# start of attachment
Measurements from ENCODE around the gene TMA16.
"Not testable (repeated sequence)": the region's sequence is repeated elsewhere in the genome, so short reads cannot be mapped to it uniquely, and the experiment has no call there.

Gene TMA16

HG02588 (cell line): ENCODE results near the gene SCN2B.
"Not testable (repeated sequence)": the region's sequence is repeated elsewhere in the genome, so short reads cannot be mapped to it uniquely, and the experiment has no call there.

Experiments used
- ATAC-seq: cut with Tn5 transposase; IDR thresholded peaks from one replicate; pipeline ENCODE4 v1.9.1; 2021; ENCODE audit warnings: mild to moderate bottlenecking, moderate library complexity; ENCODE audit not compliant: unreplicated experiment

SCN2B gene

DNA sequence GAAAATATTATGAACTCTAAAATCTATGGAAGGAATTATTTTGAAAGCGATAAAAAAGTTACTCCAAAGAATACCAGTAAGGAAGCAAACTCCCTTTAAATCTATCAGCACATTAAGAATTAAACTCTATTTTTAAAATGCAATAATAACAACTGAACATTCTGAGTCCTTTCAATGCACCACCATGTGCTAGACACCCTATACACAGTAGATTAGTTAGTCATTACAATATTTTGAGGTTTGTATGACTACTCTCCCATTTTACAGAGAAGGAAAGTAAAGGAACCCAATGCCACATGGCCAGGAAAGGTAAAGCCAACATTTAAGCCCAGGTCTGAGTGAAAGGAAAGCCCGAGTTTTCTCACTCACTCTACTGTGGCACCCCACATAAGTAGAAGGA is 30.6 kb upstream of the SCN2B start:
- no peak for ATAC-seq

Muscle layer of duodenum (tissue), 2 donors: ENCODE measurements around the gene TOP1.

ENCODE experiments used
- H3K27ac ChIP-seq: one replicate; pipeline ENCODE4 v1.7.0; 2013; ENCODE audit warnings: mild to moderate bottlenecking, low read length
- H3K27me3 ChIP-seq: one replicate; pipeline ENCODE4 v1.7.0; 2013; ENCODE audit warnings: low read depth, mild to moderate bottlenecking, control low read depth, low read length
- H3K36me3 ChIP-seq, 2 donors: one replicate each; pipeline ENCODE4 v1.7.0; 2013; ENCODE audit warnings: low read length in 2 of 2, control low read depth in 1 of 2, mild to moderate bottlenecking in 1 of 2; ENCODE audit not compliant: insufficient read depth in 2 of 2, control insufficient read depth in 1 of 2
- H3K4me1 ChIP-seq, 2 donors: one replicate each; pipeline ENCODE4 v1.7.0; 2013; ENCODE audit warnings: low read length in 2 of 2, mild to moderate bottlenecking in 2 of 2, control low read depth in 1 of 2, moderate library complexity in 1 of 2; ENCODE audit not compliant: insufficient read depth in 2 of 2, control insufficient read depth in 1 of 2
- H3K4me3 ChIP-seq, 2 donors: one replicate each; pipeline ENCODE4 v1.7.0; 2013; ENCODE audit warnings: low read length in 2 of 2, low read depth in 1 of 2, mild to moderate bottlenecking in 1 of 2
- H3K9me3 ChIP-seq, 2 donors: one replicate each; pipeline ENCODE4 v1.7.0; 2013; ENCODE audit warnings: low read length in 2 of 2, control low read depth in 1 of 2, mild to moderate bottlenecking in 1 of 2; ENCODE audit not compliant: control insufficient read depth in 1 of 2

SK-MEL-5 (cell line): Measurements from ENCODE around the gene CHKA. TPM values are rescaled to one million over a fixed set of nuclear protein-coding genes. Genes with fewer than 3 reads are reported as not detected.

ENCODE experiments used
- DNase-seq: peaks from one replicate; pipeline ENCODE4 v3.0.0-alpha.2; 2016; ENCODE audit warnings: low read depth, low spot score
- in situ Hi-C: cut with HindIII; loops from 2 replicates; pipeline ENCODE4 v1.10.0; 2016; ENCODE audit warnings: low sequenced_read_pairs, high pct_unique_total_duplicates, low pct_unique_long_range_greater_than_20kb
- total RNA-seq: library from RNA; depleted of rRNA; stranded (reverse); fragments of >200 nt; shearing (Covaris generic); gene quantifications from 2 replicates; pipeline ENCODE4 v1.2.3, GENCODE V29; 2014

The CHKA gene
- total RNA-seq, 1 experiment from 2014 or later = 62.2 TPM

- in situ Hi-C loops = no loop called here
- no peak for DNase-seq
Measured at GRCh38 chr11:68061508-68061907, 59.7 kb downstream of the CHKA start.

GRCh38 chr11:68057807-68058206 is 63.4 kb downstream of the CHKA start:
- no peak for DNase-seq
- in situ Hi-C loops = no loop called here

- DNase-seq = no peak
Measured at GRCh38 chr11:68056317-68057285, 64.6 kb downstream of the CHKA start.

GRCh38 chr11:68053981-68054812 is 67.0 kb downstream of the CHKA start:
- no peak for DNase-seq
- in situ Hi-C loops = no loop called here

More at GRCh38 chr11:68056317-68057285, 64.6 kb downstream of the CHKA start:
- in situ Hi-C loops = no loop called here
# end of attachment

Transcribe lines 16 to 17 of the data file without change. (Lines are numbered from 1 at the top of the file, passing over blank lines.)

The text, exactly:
- H3K4me1 ChIP-seq, 2 donors: one replicate each; pipeline ENCODE4 v1.7.0; 2013; ENCODE audit warnings: low read length in 2 of 2, mild to moderate bottlenecking in 2 of 2, control low read depth in 1 of 2, moderate library complexity in 1 of 2; ENCODE audit not compliant: insufficient read depth in 2 of 2, control insufficient read depth in 1 of 2
- H3K4me3 ChIP-seq, 2 donors: one replicate each; pipeline ENCODE4 v1.7.0; 2013; ENCODE audit warnings: low read length in 2 of 2, low read depth in 1 of 2, mild to moderate bottlenecking in 1 of 2